Considering the Move from an iPhone 4S to Windows Phone Titan

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Safari

Judie: I recently reviewed the Nokia Lumia 710; even though the lower-end phone’s hardware wasn’t the greatest, I came away with a new respect for the Windows Phone operating system. About a week later, Dan and I were at a Microsoft-sponsored CES dinner where we were both given an HTC Titan to try. Maybe it’s because at 4.7″ the Titan’s screen was so amazingly large when I laid it to my iPhone with its 4S 3.5″ screen, maybe it’s because I was at CES and had been looking at new phones for days, or maybe it’s because I was looking for an excuse to use something different from the iPhone OS which has basically become as comfortable — and dare I say unexciting — as an old shoe; I don’t know.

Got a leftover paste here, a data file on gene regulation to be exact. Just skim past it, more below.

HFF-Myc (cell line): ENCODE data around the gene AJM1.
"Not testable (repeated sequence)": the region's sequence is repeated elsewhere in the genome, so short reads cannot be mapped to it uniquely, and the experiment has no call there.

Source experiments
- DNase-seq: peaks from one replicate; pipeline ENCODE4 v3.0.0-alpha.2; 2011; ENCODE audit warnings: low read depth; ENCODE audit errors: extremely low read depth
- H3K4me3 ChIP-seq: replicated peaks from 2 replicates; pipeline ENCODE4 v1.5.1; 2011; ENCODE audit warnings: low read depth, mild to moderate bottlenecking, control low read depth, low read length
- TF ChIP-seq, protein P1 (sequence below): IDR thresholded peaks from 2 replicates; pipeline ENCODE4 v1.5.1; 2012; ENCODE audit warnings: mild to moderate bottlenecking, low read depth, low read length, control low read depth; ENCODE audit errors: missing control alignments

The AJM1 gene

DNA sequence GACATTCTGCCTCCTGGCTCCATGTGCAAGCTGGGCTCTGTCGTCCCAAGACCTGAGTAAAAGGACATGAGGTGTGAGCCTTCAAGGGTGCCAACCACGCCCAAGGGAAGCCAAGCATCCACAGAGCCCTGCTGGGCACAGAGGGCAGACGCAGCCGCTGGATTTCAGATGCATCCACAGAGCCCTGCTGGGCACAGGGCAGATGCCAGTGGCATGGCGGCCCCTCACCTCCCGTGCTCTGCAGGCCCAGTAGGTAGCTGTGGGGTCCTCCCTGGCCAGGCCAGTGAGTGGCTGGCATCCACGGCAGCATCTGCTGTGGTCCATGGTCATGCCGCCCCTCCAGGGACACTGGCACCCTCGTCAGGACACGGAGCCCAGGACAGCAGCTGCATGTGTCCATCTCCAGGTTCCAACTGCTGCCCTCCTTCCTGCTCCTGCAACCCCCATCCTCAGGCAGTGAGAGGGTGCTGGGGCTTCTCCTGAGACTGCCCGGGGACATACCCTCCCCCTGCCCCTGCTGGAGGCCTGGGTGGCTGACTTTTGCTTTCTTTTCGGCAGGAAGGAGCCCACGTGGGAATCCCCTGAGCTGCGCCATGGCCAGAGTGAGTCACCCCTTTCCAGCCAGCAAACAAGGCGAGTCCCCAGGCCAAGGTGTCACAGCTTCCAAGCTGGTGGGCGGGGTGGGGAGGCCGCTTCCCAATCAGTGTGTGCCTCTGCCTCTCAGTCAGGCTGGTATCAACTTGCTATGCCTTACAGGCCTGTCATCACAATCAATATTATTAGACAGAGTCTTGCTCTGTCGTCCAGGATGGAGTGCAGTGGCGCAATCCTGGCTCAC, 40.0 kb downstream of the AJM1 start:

For whatever the reason, I was ready for a change.

That evening I came back to the hotel, and I slipped my iPhone 4S’s micro SIM into an adaptor tray that I just happened to have in my wallet. A couple of adjustments later, and the SIM was firmly seated, inserted, and the Titan was powered on.

My iPhone has not been used since.

Dan: I was perfectly happy, albeit a tad bored, with my iPhone. The arrival of Siri and iCloud made living in Apple’s walled garden a seamless experience and one I was happy to be part of. Then hell froze over. Carly got an iPhone and abandoned Android. Suddenly there were a few too many iPhone users here on the site. So I thought to myself, “Self, is there some other phone that might offer a similarly positive experience as the iPhone that would let me have the fun of exploring a new OS AND add some diversity to our dialogue?” I KNEW that Android would not be the answer to that. Been there. Done that. Not a fan.